The scandal of the toxic waste dumped in the Ivory Coast first
came tolight on September 6 when the first casualties where
reported andprotests broke out on the streets against the
government, which wasblamed for allowing the dumping.
There is no doubt that the wastes are deadly. Four of the six
dead arechildren and 23 people have required hospital treatment so
far. Thefact that the toxic waste was dumped openly on the streets
of a city isshocking enough. The fact that the waste was delivered
by a shipchartered by Trafigura LTD (controlled by Dutch firm
Trafigura BeheerBV), who claimed they thought the waste would be
'properly treated' ina poor African nation raises serious questions
about why they sent itto Africa. The fact that international law
may have been broken makesit a serious scandal that such deadly
incidents still occur today.
Back from the past?
We campaigned long and hard for an international ban on the
dumping oftoxic waste by rich countries in poor countries, which
resulted in the
Basel Ban in 1998. So we want to know how the dumping
occurred, what was dumpedand who is responsible. A
full version of what we know to date isavailable but here is a
On 19 August, a ship called the Probo Koala unloaded a toxic
wasteshipment in Abidjan, the main economic capital of the Ivory
Coast.However it was not until the first week of September that the
incident came tolight. The Ivorian Ministry of Health announced an
extraordinarymeeting that led to the dismissal of its government on
As international and/or local environmental laws may have been
broken,we are calling for a transparent and thorough investigation
by therespective international and local authorities. The facts
behind thisdeadly tragedy in the Ivory Coast remain obscured by the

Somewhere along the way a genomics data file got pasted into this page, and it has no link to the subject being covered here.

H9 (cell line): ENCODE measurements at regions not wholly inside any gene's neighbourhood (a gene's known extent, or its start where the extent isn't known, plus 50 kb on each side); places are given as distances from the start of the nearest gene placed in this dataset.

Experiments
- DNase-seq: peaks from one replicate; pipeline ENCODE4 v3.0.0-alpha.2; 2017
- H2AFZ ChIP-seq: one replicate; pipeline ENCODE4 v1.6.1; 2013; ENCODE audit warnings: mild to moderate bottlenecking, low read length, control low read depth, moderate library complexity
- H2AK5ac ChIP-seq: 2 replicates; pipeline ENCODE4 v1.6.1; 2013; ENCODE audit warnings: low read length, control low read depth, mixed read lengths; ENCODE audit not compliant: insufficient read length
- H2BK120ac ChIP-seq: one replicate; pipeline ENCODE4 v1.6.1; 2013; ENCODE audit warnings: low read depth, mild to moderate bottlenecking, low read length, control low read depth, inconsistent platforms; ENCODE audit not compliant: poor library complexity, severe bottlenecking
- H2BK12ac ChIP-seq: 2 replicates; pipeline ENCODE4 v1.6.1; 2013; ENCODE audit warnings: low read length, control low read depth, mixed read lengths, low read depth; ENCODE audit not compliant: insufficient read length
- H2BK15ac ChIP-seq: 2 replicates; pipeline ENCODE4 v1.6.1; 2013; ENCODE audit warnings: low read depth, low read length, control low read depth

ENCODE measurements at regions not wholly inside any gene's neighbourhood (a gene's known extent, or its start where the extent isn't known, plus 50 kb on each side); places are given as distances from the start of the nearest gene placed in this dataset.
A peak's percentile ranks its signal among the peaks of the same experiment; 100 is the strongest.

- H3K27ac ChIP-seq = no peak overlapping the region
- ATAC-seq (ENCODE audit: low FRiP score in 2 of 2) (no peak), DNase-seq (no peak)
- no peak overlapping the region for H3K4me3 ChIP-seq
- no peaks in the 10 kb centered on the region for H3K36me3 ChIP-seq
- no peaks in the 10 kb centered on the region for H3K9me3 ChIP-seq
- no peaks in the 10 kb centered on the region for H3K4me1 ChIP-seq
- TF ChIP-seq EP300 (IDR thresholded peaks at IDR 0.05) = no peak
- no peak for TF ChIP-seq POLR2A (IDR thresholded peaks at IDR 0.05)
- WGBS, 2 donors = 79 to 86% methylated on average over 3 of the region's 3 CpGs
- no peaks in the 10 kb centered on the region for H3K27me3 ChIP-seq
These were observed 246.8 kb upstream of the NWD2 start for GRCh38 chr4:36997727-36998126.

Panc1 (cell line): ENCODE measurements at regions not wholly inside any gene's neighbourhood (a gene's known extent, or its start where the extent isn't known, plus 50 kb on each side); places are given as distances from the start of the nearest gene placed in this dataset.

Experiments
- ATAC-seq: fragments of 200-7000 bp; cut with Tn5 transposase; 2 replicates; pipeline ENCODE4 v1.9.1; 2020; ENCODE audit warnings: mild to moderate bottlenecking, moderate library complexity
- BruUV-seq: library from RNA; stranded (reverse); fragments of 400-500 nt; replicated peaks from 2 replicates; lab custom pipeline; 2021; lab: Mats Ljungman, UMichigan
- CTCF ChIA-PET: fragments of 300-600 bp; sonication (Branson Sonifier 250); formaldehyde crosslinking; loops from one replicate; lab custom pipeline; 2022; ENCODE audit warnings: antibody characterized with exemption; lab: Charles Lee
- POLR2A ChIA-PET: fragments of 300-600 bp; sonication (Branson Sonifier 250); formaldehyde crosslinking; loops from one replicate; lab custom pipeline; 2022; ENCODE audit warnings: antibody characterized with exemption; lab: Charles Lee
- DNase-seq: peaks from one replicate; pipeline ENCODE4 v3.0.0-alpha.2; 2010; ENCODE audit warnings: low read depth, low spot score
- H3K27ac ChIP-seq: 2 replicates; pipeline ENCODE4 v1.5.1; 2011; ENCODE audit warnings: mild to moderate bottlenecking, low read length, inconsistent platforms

We continue to investigate the chain of events, but the lack of
transparency in the shippingindustry as a whole, and specifically
from Trafigura and various portauthorities, are hiding the facts
from the public.Official investigations on the national and
international levels areurgently called for to establish
liabilities, to indicate where nationsare failing to uphold their
international commitments and to make surethis deadly type of
export never happens again.
On July 2 the Probo Koala attempted to unload waste in
Amsterdam.Noting the strong-smelling nature of the waste and
probable toxic nature, harbour authoritiestold the ship that the
waste would be more expensive to dispose of. The ship refused to
pay extra treatment costs and leftAmsterdam. Where the ship went
between the 2 July and 19 August, andwhat it did with its toxic
cargo, remains unclear.
Once in Abidjan the ship unloaded waste supposedly to be treated
by anIvorian waste handling firm. In fact the waste, which appears
toconsist of volatile hydrocarbons, was dumped at 11 sites in the
city.Symptoms reported by those who come in contact with the waste
includerespiratory problems, nausea, dizziness, vomiting (including
throwingup blood), burns and irritation from the toxic waste.
Will anyone take responsibility?
Once it is established where the waste originated in Europe,
thatcountry could be liable to take back the waste. If the toxic
waste wasconsidered regulated under the Basel Convention and bound
for export,the Dutch Authorities could have prevented the ship
leaving with toxicwaste onboard.
While it is obvious that the crisis could not have happened
without thelocal public and private complicity, the company
Trafigura clearlyshould be the centre of an investigation into any
attempt to takeadvantage of legal loopholes and grey areas to
assess if itdeliberately broke the law.